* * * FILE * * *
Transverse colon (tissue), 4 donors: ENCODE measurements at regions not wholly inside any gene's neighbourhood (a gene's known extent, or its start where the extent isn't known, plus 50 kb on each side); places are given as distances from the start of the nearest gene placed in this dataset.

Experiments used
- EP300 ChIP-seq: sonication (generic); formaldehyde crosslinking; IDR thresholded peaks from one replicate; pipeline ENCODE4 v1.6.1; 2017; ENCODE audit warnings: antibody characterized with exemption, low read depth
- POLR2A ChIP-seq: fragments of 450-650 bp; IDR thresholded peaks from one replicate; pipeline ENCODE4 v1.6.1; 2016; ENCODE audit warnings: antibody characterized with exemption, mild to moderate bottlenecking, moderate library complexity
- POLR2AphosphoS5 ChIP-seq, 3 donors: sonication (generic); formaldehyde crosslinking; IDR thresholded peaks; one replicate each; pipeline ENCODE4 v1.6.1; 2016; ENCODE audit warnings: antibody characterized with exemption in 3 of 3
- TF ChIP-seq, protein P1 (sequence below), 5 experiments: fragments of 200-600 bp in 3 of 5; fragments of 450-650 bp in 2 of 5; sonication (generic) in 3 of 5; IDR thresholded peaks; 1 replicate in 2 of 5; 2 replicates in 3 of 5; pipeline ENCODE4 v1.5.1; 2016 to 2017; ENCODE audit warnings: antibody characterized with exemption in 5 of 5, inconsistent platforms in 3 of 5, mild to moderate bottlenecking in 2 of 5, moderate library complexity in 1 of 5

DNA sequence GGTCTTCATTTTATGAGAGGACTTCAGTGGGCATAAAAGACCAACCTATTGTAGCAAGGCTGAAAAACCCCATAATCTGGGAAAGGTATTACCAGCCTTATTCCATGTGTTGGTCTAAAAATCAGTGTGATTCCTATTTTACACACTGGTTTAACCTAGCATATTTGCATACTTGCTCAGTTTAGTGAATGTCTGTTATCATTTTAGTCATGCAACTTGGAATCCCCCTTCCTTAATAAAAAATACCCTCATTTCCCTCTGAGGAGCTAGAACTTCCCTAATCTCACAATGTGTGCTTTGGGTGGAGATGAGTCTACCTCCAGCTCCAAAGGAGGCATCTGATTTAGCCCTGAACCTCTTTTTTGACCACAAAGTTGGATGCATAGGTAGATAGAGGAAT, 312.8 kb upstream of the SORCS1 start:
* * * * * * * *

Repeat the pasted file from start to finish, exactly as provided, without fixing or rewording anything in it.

Transverse colon (tissue), 4 donors: ENCODE measurements at regions not wholly inside any gene's neighbourhood (a gene's known extent, or its start where the extent isn't known, plus 50 kb on each side); places are given as distances from the start of the nearest gene placed in this dataset.

Experiments used
- EP300 ChIP-seq: sonication (generic); formaldehyde crosslinking; IDR thresholded peaks from one replicate; pipeline ENCODE4 v1.6.1; 2017; ENCODE audit warnings: antibody characterized with exemption, low read depth
- POLR2A ChIP-seq: fragments of 450-650 bp; IDR thresholded peaks from one replicate; pipeline ENCODE4 v1.6.1; 2016; ENCODE audit warnings: antibody characterized with exemption, mild to moderate bottlenecking, moderate library complexity
- POLR2AphosphoS5 ChIP-seq, 3 donors: sonication (generic); formaldehyde crosslinking; IDR thresholded peaks; one replicate each; pipeline ENCODE4 v1.6.1; 2016; ENCODE audit warnings: antibody characterized with exemption in 3 of 3
- TF ChIP-seq, protein P1 (sequence below), 5 experiments: fragments of 200-600 bp in 3 of 5; fragments of 450-650 bp in 2 of 5; sonication (generic) in 3 of 5; IDR thresholded peaks; 1 replicate in 2 of 5; 2 replicates in 3 of 5; pipeline ENCODE4 v1.5.1; 2016 to 2017; ENCODE audit warnings: antibody characterized with exemption in 5 of 5, inconsistent platforms in 3 of 5, mild to moderate bottlenecking in 2 of 5, moderate library complexity in 1 of 5

DNA sequence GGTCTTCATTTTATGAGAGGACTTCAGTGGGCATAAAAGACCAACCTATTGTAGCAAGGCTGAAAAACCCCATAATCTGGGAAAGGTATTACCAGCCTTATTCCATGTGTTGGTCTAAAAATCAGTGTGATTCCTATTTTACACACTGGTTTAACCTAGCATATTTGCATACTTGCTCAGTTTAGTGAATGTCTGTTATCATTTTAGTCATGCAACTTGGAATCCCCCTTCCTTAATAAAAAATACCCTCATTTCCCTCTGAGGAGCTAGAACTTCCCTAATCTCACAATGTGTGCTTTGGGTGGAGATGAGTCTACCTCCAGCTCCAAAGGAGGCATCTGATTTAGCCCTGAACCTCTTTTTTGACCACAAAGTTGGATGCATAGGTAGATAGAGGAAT, 312.8 kb upstream of the SORCS1 start: